There are, of course, challenges that lie ahead. For a biomedical imaging journal, high quality images play a prominent part in the manuscripts. However, imaging journals still publish images in low resolution formats, such as jpeg. Until today, there is still no appropriate interface for readers to display and interact with DICOM images in real time while reading the paper. Many researchers and readers recognise that there is a need to have a browser-based image viewer embedded into the journal in a seamless manner.

The other challenge is to maximise the multimedia features of biij. One of the biggest attractions for journals to go electronic is the potential utilisation of multimedia in the paper � for example, the inclusion of video clips, 3D movies, animation, etc.

The journal Medical Physics is using the Electronic Physics Auxiliary Publication Service (EPAPS) [6]. It is an electronic depository for material that is supplementary to papers appearing in journals published by or through the American Institute of Physics (AIP). Appropriate items for deposit include multimedia (e.g., movie files, audio files, animated .gifs, 3D rendering files), colour figures, data tables, and text (e.g., appendices) that are too lengthy or of too limited interest for inclusion in the printed journal. Materials are available free of charge to users via links from the online journals or by browsing the EPAPS' depository directories.

However, not many biij authors have taken advantage of this multimedia feature. One of the reasons could be due to the technical hassles involved. It may take several more years for this feature to become the norm.

As Internet technology is progressing ever so rapidly, the landscape of electronic publishing will be continually changing as well. The world is witnessing a revolutionary change in the paradigm of scholarly publishing.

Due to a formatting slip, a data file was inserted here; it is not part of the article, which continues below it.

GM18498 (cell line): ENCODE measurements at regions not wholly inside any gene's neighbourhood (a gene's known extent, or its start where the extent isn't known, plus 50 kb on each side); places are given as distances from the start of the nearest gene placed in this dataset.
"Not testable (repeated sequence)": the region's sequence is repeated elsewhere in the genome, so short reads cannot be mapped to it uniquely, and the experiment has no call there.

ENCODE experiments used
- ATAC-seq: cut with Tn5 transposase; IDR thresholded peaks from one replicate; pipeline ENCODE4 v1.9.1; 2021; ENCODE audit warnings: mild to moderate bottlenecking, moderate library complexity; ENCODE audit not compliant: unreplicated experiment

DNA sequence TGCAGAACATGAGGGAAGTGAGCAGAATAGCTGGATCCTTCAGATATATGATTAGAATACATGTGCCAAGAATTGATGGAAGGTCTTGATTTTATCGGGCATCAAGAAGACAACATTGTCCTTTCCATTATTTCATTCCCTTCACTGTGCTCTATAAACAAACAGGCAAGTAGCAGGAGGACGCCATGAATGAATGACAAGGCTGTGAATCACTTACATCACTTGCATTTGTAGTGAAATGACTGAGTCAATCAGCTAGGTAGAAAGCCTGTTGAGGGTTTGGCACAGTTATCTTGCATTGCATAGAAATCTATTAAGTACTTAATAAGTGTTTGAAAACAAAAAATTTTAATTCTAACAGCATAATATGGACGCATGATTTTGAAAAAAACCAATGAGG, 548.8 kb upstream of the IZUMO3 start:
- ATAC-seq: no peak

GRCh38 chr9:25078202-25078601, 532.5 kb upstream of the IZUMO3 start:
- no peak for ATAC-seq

References

  1. Abdullah BJJ, Ng KH. Exploring new vistas in biomedical journal publishing. Biomed Imaging Interv J 2006; 2(4):e51.   [FREE Full text]
  2. PKP. Open Journal Systems [Online]. Available at http://pkp.sfu.ca/?q=ojs. (Accessed 10 December 2008).   [FREE Full text]
  3. CrossRef [Online]. Available at http://crossref.org/. (Accessed 10 December 2008).   [FREE Full text]
  4. Pubmed Central [Online]. Available at http://www.pubmedcentral.nih.gov/. (Accessed 10 December 2008).   [FREE Full text]
  5. U.S. National Institutes of Health (NIH), PMC Overview [Online]. Available at http://www.pubmedcentral.nih.gov/about/intro.html. (Accessed 10 December 2008).   [FREE Full text]
  6. American Institute of Physics [Online]. Available at http://www.aip.org/pubservs/epaps.html. (Accessed 10 December 2008).   [FREE Full text]

Received 16 December 2008; accepted 10 January 2009

Correspondence: Department of Biomedical Imaging, Faculty of Medicine, University of Malaya, 50603 Kuala Lumpur, Malaysia. Tel.: +603-79492069; Fax: +603-79581973; E-mail: ngkh@um.edu.my (Kwan-Hoong Ng).

Please cite as: Kadri NA, Tan LK, Ng KH, Riding on the crest of electronic publishing wave, Biomed Imaging Interv J 2009; 5(1):e1
<URL: http://www.biij.org/2009/1/e1/>


University of Malaya, Kuala Lumpur, Malaysia

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Official publication of

ASEAN Association of Radiologists
ASEAN Society of Interventional Radiology
Asia-Oceania Federation of Organizations for Medical Physics
Asian Oceania Society of Radiology
College of Radiology, Academy of Medicine Malaysia
Southeast Asian Federation of Organisations of Medical Physics
South East Asian Association of Academic Radiologists

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Department of Biomedical Imaging, Faculty of Medicine, University of Malaya, Malaysia